The water off Gulf Harbour for test day was mean and nasty. Twenty knots of NE wind with a short 1m swell rolling along the Whangaparaoa Peninsula. After some speed runs in the only patch of calm water off Gulf Harbour, we headed towards Tiri Tiri Island. The trip to the end of the Peninsula was straight into the swells and I was very impressed with the ride and handling. I had the speedo showing around 25 knots, the trim tabs down a few notches and the boat ran great. There was no spray on the deck or screen and as I said before, the boat felt stiff, tight and predictable.  Plus the wrap around hardtop meant we were warm and wind free.

Turning and heading back with the swells, the 685 El Dorado HT was equally as impressive and even dipping the bow deep into the back of the occasional swell, did little to entice water on the screen. The flared bow works a treat and the deep vee hull form provides a soft ride. Okay, we did take a couple of hard knocks heading into the head sea, but that was probably because I got a bit aggressive with the throttle. If you set the boat up for the conditions, you can be guaranteed of a good ride. Interestingly, with a similar 200hp on the transom, the 685 El Dorado HT was only a little slower at the top end over the 685 El Dorado open version, obviously due to the extra windage and weight of the hardtop and screens. I got 38 knots @ 6000 rpm from the hardtop, with a maximum fuel burn of 81.3 lph. There was a huge difference when I dropped back to 5000 rpm, with a fuel usage of 50 lph and at 4000 rpm that slumped to around 28 lph. Certainly economical cruising in the mid range.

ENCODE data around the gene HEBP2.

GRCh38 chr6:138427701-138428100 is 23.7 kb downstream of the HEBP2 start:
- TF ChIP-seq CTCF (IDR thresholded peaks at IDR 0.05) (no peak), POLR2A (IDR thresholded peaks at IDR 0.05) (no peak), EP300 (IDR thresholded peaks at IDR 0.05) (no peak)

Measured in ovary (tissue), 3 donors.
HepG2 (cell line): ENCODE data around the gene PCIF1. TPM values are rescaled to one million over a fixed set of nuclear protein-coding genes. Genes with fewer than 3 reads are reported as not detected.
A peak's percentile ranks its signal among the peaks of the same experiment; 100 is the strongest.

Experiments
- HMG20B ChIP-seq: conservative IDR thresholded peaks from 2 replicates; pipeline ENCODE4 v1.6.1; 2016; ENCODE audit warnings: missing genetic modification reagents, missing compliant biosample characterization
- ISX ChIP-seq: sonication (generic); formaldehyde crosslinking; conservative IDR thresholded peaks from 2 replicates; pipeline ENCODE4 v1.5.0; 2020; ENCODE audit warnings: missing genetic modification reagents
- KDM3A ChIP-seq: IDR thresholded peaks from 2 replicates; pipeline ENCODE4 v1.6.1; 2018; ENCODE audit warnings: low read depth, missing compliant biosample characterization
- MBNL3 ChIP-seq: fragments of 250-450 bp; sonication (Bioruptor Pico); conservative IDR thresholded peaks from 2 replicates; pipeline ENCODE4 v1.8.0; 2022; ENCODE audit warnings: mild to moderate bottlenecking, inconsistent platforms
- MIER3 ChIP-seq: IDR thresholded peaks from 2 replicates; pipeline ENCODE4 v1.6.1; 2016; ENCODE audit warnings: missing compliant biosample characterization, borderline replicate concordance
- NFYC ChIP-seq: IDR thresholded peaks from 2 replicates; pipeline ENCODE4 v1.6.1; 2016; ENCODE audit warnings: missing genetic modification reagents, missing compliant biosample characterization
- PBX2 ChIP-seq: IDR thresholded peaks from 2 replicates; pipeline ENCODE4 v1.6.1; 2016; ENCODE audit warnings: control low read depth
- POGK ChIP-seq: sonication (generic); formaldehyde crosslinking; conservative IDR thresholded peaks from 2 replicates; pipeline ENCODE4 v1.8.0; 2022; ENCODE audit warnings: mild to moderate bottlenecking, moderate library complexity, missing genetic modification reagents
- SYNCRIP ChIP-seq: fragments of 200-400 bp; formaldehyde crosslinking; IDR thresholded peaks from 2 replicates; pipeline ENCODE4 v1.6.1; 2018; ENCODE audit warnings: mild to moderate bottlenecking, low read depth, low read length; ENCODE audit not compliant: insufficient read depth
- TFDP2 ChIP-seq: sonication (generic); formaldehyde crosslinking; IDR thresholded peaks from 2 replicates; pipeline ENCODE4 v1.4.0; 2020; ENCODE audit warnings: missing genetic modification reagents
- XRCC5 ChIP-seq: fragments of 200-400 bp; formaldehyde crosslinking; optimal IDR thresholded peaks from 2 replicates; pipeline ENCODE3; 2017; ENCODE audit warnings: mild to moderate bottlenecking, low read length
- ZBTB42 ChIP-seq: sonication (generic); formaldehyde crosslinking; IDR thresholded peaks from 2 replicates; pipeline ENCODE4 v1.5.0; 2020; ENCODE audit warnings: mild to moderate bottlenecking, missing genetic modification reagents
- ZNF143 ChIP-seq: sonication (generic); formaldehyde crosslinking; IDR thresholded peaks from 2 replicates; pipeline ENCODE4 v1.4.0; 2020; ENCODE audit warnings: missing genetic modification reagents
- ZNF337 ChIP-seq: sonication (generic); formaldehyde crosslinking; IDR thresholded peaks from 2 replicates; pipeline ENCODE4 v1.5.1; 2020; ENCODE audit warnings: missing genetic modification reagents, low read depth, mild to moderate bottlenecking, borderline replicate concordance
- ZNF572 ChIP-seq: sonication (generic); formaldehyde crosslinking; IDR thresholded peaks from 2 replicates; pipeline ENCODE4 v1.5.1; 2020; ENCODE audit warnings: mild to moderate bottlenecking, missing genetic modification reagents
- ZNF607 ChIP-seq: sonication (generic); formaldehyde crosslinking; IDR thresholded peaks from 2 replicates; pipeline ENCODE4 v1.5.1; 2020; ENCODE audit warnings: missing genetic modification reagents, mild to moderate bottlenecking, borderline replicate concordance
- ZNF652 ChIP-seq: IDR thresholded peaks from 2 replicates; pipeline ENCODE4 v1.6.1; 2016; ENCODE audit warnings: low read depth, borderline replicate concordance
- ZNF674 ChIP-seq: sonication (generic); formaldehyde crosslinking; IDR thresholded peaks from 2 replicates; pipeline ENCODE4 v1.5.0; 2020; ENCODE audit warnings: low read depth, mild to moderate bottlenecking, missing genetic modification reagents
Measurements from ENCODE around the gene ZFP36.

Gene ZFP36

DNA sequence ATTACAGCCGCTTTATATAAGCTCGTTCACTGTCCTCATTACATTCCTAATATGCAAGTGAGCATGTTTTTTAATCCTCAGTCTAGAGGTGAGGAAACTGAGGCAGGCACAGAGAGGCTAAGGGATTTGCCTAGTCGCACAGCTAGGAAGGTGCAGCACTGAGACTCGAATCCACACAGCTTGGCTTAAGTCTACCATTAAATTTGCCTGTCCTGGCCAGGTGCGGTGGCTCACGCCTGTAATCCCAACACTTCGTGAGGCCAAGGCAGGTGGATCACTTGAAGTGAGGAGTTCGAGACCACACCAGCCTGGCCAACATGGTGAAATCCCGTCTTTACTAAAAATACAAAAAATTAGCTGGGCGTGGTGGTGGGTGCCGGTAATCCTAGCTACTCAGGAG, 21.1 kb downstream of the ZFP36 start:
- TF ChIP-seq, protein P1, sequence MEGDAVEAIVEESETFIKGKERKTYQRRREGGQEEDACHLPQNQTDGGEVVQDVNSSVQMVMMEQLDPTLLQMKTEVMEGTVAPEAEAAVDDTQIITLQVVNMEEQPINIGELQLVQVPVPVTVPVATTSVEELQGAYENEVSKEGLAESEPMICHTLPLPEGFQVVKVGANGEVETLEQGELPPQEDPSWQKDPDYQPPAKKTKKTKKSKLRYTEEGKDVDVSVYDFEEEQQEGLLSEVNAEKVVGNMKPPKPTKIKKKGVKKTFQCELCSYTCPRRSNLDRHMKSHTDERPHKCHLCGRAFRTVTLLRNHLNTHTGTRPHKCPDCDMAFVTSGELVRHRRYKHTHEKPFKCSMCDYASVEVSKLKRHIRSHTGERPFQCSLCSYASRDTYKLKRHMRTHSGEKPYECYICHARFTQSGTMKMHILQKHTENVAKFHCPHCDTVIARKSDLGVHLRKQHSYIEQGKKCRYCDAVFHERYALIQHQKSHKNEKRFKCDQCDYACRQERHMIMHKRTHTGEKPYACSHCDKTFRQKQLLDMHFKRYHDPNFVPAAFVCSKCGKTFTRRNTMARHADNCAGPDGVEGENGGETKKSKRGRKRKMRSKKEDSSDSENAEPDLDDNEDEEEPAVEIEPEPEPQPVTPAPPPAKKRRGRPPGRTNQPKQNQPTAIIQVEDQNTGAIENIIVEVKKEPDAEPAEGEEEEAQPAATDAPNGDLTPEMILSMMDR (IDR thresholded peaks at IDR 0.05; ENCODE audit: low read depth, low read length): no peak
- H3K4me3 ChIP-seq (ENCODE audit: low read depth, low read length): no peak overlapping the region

The Buccaneer El Dorado Hardtop takes the Billfisher walk around effect just one step further. It also brings the open El Dorado up a level and I really see it being strong competition for the big alloy hardtop market. It is certainly a boat destined for the serious fisherman, be it saltwater or fresh, soft baiting, game fishing or bottom fishing. Plus it’s a big day boat that is a compromise if you want to overnight, so it’s got all bases covered.

However, the Buccaneer 685 El Dorado is also a great family boat, especially if you have small children. It provides a very safe platform for youngsters and room to sleep overnight.